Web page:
Writing a book is only half of the story

The other half is marketing your book. You have to sell yourself and your product. Connect with bookstores and book clubs, join each and every organization that will have you as a member and every on-line community you can.

You have to sell yourself. Get friends to help, if you have friends. If you don’t, make some. This is not something you can do all by your little ol’ self.

Marketing your book isn’t that easy, but if you can sell yourself, you have a foot in the door when it comes to selling your product. Don’t just walk into a bookstore in ratty shorts and flip-flips and ask the owner pretty please to sell your book for you. Sometimes the naive approach will actually work, but it’s hardly professional, and you might find yourself on the short end of the profit-making stick vis-a-vis that bookstore owner.

Which is a strong indication that you haven’t done a very good job of selling yourself. People in business don’t like to work with amateurs. Do research about the bookstores in every area where you hope to sell your product. Know in advance which bookstores will carry ‘local authors’, and verify what types of work they will accept. Not every bookstore is willing to carry stories about elves battling demons from Mars. Find out in advance what sort of split the owner prefers. Do they purchase copies up front( few will do that, especially on the first few orders) or will they only accept books on consignment, with a 60/40 split at an agreed selling price?. They like to think they can rely on you just as you rely on them.

Once you have a bookstore targeted for an approach, call and make an appointment with the store owner. Introduce yourself over the phone. Be pleasant and courteous. Ask for the opportunity to meet with him or her to discuss the possibility of carrying your work. Don’t go in empty handed. Bring a demo copy the owner can read. Put together a promo pack for your book.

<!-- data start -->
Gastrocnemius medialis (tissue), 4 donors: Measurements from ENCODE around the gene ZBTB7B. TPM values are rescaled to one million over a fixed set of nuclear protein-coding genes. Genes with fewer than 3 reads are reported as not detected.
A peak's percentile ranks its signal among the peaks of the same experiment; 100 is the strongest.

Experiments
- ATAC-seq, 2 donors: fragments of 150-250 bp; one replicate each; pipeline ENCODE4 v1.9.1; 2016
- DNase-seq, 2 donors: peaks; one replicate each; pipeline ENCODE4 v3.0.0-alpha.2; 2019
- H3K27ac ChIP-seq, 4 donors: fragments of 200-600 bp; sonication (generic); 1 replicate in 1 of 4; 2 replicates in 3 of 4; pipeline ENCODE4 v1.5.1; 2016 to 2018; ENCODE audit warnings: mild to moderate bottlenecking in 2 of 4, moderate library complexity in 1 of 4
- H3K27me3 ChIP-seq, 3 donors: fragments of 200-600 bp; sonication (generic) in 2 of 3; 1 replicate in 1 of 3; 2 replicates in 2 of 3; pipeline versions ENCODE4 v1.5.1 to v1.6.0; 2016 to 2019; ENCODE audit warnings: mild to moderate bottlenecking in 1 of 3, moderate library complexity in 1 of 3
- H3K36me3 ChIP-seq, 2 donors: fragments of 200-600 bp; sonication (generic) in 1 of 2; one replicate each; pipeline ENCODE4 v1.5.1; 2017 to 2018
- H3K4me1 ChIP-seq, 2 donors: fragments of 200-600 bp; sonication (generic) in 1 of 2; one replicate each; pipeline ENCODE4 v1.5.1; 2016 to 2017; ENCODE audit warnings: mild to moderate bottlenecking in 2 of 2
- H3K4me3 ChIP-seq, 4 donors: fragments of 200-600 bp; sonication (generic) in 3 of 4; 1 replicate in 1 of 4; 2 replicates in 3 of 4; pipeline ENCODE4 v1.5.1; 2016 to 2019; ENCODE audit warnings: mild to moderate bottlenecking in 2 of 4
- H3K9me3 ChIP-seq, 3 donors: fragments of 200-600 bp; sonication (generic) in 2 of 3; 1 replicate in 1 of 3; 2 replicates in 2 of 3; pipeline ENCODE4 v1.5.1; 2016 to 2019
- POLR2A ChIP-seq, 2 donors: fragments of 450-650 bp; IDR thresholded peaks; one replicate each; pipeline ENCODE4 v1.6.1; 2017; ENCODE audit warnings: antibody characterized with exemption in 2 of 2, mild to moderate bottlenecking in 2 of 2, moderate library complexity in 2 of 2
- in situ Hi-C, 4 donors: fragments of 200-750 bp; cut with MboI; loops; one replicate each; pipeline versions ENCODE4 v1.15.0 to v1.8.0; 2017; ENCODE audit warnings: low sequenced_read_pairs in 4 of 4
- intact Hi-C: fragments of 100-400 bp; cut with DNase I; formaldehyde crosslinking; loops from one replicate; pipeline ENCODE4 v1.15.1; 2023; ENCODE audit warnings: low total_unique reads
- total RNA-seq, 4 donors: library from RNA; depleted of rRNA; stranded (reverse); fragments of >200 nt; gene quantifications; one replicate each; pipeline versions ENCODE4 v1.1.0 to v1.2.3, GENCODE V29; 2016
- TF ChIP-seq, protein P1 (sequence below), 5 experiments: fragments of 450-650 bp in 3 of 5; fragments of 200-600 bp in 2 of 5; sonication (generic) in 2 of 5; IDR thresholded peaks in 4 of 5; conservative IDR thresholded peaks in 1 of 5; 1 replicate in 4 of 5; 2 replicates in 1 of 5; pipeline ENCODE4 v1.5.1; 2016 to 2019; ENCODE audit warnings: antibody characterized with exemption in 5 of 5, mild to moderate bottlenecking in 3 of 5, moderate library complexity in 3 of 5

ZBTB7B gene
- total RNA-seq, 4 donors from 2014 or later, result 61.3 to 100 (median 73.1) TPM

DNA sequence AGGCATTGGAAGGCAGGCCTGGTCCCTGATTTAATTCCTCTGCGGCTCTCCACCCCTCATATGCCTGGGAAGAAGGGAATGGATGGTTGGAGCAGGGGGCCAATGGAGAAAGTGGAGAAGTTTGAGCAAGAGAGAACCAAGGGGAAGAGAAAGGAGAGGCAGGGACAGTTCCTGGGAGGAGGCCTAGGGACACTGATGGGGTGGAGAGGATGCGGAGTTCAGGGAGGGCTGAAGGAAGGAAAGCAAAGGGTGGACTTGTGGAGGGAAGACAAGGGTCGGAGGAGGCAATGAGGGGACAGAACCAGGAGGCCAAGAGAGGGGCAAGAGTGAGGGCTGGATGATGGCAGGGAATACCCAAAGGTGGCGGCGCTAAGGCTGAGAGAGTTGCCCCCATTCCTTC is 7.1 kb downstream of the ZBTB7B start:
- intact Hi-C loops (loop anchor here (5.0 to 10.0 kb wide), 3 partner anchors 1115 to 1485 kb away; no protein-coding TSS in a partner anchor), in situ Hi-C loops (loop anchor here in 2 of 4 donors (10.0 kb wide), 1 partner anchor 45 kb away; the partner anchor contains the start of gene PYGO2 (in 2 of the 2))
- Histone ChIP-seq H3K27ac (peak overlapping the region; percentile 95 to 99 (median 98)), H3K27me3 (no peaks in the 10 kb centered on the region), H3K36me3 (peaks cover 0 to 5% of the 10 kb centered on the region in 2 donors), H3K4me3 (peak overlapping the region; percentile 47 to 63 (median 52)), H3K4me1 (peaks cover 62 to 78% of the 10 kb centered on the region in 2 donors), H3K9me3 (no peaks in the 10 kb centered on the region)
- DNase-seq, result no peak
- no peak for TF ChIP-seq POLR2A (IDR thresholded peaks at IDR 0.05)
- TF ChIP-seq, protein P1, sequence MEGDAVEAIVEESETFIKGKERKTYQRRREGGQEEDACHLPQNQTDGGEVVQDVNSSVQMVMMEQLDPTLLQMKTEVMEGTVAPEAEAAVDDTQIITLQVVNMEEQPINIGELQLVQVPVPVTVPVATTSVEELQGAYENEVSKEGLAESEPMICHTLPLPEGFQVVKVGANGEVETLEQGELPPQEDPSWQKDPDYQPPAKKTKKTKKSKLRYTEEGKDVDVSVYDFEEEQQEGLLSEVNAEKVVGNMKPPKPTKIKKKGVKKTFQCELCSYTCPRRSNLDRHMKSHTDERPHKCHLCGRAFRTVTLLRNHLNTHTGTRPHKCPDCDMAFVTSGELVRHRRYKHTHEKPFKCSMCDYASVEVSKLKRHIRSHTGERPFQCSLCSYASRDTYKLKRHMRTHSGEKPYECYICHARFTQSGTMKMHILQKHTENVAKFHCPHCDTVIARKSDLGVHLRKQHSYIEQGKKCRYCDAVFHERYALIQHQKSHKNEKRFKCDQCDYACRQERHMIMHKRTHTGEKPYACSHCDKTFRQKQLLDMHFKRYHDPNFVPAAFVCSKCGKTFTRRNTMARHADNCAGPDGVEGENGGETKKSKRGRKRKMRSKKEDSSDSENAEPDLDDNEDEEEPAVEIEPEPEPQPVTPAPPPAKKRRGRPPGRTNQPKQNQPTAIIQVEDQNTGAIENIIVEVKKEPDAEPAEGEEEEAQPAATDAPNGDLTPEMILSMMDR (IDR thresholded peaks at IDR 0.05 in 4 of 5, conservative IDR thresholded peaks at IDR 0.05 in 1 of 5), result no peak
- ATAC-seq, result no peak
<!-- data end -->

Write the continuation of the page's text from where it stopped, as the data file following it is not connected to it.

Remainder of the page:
Most people who put in six months or a year or two years writing and editing a novel are not in it for the fun of it. They do all of that research and writing and rewriting for a profit (however small, a profit is still a profit). If you’ve done that much to build your future, don’t let yourself down by behaving as an amateur when you start the marketing phase.

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About Gary Showalter

Gary Showalter was born in Honolulu, Hawaii. He lived in Aruba, Florida and the Panama Canal Zone before joining the U.S. Army during the 1960s. Following his discharge from the Army, Mr. Showalter picked cotton in East Texas, baled hay in Ardmore Oklahoma, sold light bulbs in Los Angeles, California, and built cattle pens in Fallon, Nevada (during a blizzard, of course). After settling in Atlanta, Georgia, Mr. Showalter worked as a professional gardener before turning his hand to furniture making. In 1981, he moved to Israel, married, and raised four children while working as a furniture maker, silversmith, goldsmith, and ornamental wood turner. He served in the Israel Defense Forces Reserves for sixteen years, and when not on active duty he worked in government and private security. He has also served in senior management positions in two software development companies in Israel. During his time in Israel, Mr. Showalter published articles dealing with international terror and the Israel-Arab conflict in the Jerusalem Post, Israel national News and several political science web sites. Mr. Showalter returned to the United States in the fall of 2003, to care for an elderly parent. He published his first novel, “The Big Bend”, in the fall of 2008. His second novel, “Hog Valley”, is now in print. Mr. Showalter's third novel, “Twisted Key”, was published in the fall of 2011, and his fourth novel, "Lonesome Cove" is now available in Kindle format and should be published in paper near the end of 2012. He currently lives in Deland, Fl, where he is co-authoring "A Silent Star" with Tony Attanasio. "A Silent Star" is the true tale (though novelized, with names changed for security reasons) about the 4-person covert action team sent into Yemen to capture Osama Bin laden immediately after the bombing of the USS Cole in the Aden harbor in Yemen in October of 2000.
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